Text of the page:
NB. Earlier references to resisting oil companies can be found under Vol. 2 A.4.b., which also covers some references on resisting mining.
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C.3.d.i. Resisting Production of Fossil Fuels and Pipelines
Reports that after years of resistance by German green activists against open cast coal mining, which had already destroyed much of the Hambach forest, the rest of the forest seemed to be safe. A government-appointed 'coal exit commission' recommended in January 2019 that Germany should stop using coal-fired energy by 2038 and that it was 'desirable' to preserve the Hambach forest. A court order requested by the German Friends of the Earth (BUND) had already temporarily halted expansion of the mine, after major protests by the campaign Ende Gelaende, which included occupying coal train tracks
See also: Polden, David, '4,000 Activists Block German Coal Trains for 24 Hours', Peace News, 2624-2625, Dec.2018-Jan.2019, p.5.
Very brief report on Ende Gelaende direct action.
Brief account celebrating victory after years of campaigning by Indigenous Climate Action against Teck Resources, the company pressing for permission to build the tar sands Frontier Mine in Canada, which would have produced 3.2 billion barrels of oil over 40 years. Teck withdrew early in 2020, after 12 years of lobbying (indigenousclimateaction.com). The journal also reports very briefly that the Great Australian Bight Alliance, led by Aboriginal elders and local activists has in succession prevented Chevron, BP and (most recently) Equinor to abandon plans to drill for oil in the Bight (fightforthebight.org.au.)
Account of resistance to the TransCanada Corporation's Keystone XL oil pipeline to protect ancestral lands and the environment against oil spillage. President Obama halted the project in 2015, but President Trump gave TransCanada the go-ahead in March 2017. In response two Native American communities launched a lawsuit against the Administration in 2018.
See: 'Native American Tribes File Lawsuit Seeking to Invalidate Keystone XL Pipeline Permit', npr, 10 Sept. 2018.
This book is an account of the prolonged and multi-faceted Sioux resistance to the 1,172 mile Dakota Access Pipeline (DAPL) which in 2014 was rerouted through their territory, threatening their ancestral burying grounds and archaeological sites. In addition to violation of their rights over the land, the Sioux Nation feared that oil spills would pollute their land, and especially the water supply. The protest began in April 2016 with the setting up of a camp as a centre for direct action and the expression of spiritual resistance, and was supplemented by a social media campaign. Surrounding Native American communities joined in the protest, as did many environmentalists, so that thousands were involved by the summer. The local police were criticised for using unnecessary force against protesters and there were many arrests. The story of Standing Rock is set within the context of the much longer history of indigenous resistance to colonization and struggle to maintain their culture.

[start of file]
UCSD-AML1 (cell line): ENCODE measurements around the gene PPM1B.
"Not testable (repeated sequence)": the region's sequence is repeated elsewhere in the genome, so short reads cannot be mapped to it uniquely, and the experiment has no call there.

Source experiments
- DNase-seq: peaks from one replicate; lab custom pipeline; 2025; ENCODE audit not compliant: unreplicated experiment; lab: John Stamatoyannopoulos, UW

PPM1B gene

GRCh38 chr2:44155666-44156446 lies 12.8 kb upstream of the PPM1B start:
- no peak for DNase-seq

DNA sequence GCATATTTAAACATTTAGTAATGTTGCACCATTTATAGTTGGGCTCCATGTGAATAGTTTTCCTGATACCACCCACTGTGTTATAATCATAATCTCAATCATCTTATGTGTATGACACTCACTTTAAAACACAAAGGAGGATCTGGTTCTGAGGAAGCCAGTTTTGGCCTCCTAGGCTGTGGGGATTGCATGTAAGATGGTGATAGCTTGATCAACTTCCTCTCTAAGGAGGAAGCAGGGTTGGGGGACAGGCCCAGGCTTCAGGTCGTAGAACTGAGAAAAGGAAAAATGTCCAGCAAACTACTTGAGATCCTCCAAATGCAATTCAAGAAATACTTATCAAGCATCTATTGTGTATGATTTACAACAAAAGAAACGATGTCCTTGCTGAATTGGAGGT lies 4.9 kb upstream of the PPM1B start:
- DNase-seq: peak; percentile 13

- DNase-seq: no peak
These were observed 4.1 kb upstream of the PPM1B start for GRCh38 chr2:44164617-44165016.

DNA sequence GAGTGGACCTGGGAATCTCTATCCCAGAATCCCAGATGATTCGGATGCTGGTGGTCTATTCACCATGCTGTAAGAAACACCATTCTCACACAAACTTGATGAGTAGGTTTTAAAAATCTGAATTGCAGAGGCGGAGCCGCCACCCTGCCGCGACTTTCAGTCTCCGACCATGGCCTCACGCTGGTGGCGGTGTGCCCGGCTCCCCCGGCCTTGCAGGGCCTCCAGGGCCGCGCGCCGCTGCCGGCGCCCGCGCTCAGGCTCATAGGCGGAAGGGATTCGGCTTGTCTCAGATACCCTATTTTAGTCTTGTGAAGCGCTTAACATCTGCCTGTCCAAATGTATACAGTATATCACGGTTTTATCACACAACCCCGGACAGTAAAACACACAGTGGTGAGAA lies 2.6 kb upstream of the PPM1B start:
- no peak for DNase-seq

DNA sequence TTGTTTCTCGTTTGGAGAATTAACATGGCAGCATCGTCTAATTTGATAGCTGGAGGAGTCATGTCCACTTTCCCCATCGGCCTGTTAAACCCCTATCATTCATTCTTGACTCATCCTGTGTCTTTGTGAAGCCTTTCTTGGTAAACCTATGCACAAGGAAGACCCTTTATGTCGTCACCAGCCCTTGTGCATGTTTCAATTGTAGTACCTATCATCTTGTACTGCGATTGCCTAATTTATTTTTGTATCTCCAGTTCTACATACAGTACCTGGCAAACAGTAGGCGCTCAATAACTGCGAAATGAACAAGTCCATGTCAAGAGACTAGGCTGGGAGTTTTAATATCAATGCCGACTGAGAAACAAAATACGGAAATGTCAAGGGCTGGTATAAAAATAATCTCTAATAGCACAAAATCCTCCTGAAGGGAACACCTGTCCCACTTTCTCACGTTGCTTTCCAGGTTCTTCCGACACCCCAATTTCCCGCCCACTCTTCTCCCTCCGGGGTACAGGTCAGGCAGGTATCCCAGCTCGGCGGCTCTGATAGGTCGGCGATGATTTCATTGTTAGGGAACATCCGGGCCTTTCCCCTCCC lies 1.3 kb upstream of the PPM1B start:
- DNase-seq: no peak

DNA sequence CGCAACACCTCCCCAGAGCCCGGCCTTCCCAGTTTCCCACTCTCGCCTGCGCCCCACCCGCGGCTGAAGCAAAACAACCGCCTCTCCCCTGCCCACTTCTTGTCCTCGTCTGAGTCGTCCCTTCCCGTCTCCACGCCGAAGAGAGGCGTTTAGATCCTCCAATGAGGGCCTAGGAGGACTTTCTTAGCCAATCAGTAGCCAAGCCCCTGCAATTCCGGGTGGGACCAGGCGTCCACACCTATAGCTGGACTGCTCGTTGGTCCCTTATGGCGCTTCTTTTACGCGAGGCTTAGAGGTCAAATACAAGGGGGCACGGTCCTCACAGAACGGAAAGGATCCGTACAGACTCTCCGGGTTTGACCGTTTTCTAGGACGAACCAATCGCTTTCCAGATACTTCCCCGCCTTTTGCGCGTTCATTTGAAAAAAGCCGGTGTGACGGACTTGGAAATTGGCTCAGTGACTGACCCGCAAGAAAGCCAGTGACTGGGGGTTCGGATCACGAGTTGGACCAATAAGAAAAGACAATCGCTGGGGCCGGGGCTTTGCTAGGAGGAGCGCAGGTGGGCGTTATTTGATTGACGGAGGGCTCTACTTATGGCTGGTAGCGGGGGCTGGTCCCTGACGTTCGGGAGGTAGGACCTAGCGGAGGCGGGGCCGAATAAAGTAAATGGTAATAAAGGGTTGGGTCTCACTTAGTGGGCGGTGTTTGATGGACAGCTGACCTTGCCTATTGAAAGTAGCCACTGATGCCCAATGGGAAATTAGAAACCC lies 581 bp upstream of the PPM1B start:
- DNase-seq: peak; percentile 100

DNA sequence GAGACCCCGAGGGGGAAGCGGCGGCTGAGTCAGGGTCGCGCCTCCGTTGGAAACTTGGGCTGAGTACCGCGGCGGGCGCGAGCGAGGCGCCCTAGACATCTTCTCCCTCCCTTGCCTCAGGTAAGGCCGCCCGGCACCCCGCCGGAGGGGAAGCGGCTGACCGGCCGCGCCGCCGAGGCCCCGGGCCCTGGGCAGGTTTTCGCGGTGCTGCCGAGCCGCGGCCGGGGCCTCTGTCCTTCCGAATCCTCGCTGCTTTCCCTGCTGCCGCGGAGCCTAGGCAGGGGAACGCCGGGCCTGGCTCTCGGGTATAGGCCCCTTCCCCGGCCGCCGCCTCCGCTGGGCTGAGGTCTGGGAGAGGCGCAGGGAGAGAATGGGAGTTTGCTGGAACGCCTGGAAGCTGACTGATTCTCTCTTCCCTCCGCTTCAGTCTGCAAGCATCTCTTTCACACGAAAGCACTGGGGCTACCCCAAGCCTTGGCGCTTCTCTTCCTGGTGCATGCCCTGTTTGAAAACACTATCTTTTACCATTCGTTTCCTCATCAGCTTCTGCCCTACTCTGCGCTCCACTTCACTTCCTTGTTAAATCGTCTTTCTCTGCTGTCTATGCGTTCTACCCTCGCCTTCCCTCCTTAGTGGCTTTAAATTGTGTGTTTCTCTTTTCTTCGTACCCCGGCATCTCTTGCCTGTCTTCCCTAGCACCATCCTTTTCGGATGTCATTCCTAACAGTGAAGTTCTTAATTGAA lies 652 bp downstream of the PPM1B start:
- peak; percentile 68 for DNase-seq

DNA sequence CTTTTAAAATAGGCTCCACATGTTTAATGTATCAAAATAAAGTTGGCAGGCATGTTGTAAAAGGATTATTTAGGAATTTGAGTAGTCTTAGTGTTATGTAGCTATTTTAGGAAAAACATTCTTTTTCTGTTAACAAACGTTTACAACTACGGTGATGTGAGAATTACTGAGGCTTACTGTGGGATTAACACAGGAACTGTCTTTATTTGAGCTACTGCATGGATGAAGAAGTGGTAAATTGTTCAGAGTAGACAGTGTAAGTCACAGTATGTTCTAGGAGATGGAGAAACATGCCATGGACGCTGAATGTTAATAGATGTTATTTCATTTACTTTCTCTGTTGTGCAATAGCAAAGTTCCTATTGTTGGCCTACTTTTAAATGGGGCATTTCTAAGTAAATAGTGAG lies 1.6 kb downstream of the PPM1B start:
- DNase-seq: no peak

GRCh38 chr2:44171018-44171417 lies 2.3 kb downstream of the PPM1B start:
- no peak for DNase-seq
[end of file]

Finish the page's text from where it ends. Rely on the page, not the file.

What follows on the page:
See also: Treuer, The Heartbreak of Wounded Knee (under Vol. 2. B.1.d.) which includes an account of Standing Rock at the end of the book.
See also: 'What is Standing Rock and Why are 1.4m 'checking in' there? - BBC News, 2 Nov. 2016. https://www.bbc.co.uk/news/world-us-canada-37834334
Protesters were worried that they were being individually traced by the police through social media (denied by the local police) and asked for supporters to check-in to the SR Facebook site to overwhelm police efforts to identify protesters that way.
Article representing the Standing Rock Sioux Tribe position by its chairman. Notes that the Obama administration refused in late 2016 to grant DAPL a permit to cross the Missouri River upstream of Standing Rock, but that under Trump the pipeline had been built. Faith also reports that his tribe is still engaging in legal challenges to pipeline permits, and that owners of DAPL are trying to double the pipeline capacity, increasing the risk of oil spills.
Explains the scope and nature of the Alberta tar sands in western Canada - oil fields and mines covering an area larger than England with lakes created by the runoff of chemicals. This oil extraction process is difficult because the oil (bitumen) is heavy and has to be brought to the surface using huge amounts of water. It is a major contributor to global warming as well as polluting indigenous lands and the local environment. Greenpeace notes that resistance was mounting to the pipeline projects linked to tar sands, including Keystone XL, and the Transmountain Expansion pipeline.
Reports on wave of rail blockades across Canada in February/March 2020 in solidarity with the Wet-suwet-en indigenous nation in British Columbia, who had been obstructing work on the 670 kilometre Coastal Gaslink project. A military style police raid in British Columbia sparked solidarity from Mohawks in Ontario and Quebec, and other indigenous and non-indigenous people. Greenpeace gave their support. There were also street marches in towns and cities.
See also: Rizvi, Husna, 'Wet"suwet'en Gas Pipeline Battle', New Internationalist, May-June 2020, p. 10.